In botany, a tree is a perennial plant with an elongated stem, or trunk, supporting branches and leaves in most species.In some usages, the definition of a tree may be narrower, including only woody plants with secondary growth, plants that are usable as lumber or plants above a specified height.Wood gives structural strength to the trunk of most types of tree; this supports the plant as it grows larger.The vascular system of trees allows water, nutrients and other chemicals to be distributed around the plant, and without it trees would not be able to grow as large as they do.Below the ground, the roots branch and spread out widely; they serve to anchor the tree and extract moisture and nutrients from the soil.Above ground, the branches divide into smaller branches and shoots.Trees, as relatively tall plants, need to draw water up the stem through the xylem from the roots by the suction produced as water evaporates from the leaves.If insufficient water is available the leaves will die.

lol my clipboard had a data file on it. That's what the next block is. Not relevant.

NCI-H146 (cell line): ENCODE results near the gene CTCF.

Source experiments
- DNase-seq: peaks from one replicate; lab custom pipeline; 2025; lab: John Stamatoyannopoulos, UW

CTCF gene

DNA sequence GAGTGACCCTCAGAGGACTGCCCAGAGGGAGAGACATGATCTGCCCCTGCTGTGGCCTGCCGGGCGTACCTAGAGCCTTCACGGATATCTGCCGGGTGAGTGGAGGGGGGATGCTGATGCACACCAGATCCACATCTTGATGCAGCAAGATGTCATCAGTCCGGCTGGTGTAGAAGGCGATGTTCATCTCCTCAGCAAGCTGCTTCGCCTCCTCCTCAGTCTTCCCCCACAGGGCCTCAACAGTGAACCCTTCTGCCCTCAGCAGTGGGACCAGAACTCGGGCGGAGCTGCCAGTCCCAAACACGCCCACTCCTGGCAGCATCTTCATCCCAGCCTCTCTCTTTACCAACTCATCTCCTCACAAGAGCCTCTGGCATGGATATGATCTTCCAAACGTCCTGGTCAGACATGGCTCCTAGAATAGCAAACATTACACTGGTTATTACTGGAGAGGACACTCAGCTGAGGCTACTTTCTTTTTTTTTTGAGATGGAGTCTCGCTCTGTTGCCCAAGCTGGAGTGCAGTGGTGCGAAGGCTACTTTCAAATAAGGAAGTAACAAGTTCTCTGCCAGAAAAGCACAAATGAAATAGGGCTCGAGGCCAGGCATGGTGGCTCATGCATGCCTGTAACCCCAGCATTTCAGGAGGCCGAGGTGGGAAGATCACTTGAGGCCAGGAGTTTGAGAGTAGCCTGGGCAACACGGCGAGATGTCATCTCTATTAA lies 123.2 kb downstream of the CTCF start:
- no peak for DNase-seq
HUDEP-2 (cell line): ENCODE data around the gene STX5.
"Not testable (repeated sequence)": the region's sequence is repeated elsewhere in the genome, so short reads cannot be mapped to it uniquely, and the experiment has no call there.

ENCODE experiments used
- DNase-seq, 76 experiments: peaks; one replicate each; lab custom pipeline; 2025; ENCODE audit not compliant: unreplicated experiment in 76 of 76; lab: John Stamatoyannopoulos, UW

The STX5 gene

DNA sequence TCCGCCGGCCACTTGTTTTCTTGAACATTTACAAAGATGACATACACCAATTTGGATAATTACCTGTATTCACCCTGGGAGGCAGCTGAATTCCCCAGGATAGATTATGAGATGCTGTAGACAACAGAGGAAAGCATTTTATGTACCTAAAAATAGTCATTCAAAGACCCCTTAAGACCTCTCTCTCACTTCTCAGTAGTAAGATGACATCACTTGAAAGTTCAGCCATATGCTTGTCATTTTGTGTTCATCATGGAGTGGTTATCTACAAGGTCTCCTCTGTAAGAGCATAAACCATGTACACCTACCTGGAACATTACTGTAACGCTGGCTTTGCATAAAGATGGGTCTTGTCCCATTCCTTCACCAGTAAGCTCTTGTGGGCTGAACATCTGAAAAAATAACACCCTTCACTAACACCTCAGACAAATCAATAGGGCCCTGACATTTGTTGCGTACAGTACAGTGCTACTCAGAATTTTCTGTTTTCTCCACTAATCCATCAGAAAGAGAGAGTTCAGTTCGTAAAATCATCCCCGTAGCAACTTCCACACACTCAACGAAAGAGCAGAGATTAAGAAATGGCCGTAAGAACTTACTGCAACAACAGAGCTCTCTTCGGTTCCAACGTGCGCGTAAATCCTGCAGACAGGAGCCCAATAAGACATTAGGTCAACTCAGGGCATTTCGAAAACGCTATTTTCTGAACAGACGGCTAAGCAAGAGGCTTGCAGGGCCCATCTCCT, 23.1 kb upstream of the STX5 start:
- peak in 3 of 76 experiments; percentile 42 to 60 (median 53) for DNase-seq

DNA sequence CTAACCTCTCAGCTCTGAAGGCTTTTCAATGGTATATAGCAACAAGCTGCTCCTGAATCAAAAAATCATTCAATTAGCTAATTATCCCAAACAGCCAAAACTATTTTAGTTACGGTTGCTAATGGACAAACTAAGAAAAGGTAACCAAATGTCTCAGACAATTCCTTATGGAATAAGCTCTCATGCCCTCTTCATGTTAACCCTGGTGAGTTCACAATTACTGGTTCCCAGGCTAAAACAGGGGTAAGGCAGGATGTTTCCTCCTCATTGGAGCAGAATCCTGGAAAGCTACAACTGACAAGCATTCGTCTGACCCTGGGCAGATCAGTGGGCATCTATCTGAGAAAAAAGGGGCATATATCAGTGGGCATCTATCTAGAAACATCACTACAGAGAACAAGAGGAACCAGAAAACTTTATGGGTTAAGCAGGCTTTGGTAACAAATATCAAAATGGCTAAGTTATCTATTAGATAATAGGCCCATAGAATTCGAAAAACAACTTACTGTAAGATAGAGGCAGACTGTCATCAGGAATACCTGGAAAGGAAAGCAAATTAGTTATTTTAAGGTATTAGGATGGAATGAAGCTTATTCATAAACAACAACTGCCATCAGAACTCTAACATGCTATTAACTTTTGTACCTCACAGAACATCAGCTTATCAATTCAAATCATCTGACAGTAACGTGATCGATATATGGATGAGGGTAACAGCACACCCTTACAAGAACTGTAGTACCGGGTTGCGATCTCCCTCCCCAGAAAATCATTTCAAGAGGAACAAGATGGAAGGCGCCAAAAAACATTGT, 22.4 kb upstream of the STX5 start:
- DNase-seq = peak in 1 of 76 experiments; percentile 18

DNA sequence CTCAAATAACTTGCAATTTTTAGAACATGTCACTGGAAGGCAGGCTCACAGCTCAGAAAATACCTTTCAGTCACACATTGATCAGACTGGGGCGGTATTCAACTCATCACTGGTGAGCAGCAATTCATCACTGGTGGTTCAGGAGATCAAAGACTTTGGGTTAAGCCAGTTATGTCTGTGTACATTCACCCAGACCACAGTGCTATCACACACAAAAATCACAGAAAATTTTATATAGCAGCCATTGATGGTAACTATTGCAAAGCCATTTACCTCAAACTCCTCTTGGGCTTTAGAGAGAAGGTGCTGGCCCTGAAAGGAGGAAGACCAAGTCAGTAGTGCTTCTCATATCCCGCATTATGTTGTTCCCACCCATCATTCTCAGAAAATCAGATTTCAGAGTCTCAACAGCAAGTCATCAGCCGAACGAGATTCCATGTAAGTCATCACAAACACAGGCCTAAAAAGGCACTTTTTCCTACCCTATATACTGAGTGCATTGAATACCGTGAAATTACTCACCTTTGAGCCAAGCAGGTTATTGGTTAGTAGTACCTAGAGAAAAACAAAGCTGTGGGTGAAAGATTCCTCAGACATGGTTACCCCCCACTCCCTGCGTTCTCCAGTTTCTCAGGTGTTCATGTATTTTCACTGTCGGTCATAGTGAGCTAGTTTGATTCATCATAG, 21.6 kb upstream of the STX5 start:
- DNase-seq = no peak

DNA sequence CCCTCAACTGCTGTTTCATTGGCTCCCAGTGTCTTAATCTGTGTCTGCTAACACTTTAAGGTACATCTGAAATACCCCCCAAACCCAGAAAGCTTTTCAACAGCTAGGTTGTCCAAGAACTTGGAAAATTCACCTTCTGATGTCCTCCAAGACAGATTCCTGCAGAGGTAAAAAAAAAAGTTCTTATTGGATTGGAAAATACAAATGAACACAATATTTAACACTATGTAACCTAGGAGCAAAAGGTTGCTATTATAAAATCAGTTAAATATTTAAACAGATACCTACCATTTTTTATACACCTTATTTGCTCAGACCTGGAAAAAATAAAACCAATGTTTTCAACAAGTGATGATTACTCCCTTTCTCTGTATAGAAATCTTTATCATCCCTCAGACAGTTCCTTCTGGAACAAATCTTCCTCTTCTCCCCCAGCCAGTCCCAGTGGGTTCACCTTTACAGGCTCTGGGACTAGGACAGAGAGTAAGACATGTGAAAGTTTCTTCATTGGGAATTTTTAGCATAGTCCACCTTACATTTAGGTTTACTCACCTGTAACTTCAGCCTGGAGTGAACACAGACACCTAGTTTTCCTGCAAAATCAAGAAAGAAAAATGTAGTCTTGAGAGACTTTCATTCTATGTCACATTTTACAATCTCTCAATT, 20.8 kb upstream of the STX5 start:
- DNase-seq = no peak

Trees tend to be long-lived, some reaching several thousand years old.
Because this growth ruptures the epidermis of the stem, woody plants also have a cork cambium that develops among the phloem.
The cork cambium gives rise to thickened cork cells to protect the surface of the plant and reduce water loss.
They differ from shrubs, which have a similar growth form, by usually growing larger and having a single main stem; made more confusing by the fact that trees may be reduced in size under harsher environmental conditions such as on mountains and subarctic areas.
The tree form has evolved separately in unrelated classes of plants in response to similar environmental challenges, making it a classic example of parallel evolution.